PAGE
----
The story of the fall of Troy is baked into Western culture. As I read this book I was reminded of so many other cultural artefacts built on the same foundation.
In my head I could hear Sinead O’Connor wailing “there is no other Troy for you to burn”. I remembered reading The Gate to Women’s Country by Sheri Tepper in my teens, where the women of this future dystopia ritually perform Iphigenia at Ilium each year, a reminder of the price that men’s wars demand of women, and the lies men tell themselves to obscure this price. There was no deer.
As I read on, I remembered more recent fictional retellings. The Silence of the Girls by Pat Barker. The Song of Achilles by Madeleine Miller. These were books I found myself immersed in, as fully realised people lived through the story that has survived for thousands of years.
I shouldn’t have been surprised that I found Fry’s retelling frustrating. Like Mythos and Heroes, he tells the story well, but with a scholar’s distance. There are lots of footnotes reminding you of who’s who, who they are related to, what earlier deeds are relevant. These are backed up by an extensive index and detailed list of characters. There is some humour, as to be expected from Fry. But overall the tone is of an Oxbridge chap raised on the Classics retelling the story to a younger version of himself, which is very much not me.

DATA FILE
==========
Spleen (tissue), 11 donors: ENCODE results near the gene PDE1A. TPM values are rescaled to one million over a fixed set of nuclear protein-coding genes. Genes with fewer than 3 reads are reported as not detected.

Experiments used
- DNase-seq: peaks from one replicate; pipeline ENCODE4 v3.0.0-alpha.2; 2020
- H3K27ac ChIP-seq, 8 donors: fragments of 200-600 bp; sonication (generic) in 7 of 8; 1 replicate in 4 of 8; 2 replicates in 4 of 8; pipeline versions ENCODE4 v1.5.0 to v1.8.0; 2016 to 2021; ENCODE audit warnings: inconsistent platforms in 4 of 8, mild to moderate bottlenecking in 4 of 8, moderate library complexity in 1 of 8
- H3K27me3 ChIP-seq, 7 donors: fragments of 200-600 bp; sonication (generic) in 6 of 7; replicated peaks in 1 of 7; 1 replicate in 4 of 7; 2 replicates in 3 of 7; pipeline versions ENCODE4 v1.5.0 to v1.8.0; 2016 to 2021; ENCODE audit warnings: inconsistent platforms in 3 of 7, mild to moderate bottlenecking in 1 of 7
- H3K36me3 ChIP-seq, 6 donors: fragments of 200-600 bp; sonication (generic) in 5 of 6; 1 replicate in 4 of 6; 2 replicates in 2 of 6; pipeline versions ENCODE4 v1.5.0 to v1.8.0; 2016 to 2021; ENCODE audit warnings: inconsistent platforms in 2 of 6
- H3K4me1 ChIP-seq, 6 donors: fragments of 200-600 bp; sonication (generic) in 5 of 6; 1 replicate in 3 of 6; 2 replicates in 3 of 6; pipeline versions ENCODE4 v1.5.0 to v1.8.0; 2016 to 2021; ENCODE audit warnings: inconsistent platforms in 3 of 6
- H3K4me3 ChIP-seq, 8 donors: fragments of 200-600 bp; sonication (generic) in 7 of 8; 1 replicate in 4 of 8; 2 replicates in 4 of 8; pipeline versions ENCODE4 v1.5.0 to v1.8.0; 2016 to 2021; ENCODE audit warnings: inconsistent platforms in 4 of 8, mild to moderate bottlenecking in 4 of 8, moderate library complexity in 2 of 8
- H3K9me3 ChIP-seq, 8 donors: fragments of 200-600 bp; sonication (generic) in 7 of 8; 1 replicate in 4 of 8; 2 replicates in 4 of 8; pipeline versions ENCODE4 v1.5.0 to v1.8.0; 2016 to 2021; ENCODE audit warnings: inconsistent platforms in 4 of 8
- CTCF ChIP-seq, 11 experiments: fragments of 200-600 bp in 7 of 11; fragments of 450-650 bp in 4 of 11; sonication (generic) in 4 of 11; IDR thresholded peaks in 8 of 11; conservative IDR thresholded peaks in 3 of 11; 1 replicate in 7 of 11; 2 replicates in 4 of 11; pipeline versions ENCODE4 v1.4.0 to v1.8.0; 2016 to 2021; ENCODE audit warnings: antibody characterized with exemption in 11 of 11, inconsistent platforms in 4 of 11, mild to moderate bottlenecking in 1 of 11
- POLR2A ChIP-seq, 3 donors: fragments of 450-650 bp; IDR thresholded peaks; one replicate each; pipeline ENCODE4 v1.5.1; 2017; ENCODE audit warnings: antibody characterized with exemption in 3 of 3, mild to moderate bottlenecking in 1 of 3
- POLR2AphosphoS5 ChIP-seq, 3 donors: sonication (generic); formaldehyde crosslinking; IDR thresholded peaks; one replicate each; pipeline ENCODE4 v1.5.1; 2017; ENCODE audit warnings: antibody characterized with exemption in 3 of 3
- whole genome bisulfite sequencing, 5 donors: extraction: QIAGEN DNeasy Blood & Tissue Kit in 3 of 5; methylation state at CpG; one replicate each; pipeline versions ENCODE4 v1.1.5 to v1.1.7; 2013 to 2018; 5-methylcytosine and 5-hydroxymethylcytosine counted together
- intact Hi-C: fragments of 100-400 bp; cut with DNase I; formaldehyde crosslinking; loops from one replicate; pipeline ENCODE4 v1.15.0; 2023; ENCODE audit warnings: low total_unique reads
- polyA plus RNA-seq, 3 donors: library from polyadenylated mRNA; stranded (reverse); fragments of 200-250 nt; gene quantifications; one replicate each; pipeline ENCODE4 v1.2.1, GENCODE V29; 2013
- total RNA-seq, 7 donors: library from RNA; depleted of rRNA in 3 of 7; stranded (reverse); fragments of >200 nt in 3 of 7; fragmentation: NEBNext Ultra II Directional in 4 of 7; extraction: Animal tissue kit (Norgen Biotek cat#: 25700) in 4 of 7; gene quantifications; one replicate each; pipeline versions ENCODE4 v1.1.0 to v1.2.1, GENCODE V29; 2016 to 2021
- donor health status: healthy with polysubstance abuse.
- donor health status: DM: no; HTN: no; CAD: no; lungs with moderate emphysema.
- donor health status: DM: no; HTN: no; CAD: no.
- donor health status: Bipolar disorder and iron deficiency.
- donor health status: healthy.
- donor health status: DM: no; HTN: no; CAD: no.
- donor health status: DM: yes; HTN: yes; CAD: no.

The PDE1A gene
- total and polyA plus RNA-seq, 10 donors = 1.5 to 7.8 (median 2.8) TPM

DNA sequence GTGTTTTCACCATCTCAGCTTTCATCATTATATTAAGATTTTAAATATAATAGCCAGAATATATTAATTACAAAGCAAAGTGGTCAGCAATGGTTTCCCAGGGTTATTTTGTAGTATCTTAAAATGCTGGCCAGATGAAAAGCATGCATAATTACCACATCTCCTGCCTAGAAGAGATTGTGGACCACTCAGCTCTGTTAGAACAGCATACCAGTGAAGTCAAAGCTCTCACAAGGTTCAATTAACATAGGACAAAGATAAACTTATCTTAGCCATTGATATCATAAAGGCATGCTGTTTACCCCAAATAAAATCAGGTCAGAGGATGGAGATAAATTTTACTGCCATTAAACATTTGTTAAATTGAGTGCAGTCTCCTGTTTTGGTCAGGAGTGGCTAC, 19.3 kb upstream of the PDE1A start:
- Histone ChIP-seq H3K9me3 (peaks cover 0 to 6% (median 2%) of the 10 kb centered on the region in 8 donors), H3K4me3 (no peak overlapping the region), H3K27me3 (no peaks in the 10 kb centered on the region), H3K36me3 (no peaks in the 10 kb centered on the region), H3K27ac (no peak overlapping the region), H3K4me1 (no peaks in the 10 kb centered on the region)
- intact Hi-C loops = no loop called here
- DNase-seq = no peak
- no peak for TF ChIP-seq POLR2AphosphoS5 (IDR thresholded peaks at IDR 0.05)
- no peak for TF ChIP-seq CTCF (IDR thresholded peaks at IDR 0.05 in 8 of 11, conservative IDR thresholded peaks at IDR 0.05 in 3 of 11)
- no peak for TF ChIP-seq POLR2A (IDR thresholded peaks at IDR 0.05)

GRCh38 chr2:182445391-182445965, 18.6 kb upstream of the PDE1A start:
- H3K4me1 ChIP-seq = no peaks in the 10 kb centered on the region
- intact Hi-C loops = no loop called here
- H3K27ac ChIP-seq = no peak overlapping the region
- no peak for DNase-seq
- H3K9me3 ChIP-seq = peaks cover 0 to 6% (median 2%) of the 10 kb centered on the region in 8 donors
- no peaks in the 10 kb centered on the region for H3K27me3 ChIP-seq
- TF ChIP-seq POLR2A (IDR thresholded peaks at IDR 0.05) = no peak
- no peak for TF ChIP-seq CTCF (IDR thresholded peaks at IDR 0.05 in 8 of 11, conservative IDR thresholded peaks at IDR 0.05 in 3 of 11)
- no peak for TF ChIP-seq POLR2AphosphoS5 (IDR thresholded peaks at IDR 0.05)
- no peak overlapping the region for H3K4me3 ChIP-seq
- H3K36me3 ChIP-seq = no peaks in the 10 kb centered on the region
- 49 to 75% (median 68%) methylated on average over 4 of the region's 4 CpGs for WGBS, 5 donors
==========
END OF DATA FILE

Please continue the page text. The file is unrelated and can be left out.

And “The End” comes so abruptly. After lengthy digressions of minor doings of minor characters, the city falls in twelve short pages, including another digression and foreshadowing of Fry’s next book, a retelling of the Odyssey.
I was left wanting to know so much more about the people of Troy. Especially the women. I think I’ll go read some more feminist fictional retellings. But I’ll probably read Fry’s next book, if it’s on sale like this was. It can be useful to have the bare story all laid out with footnotes, to provide a foundation for something more engaging.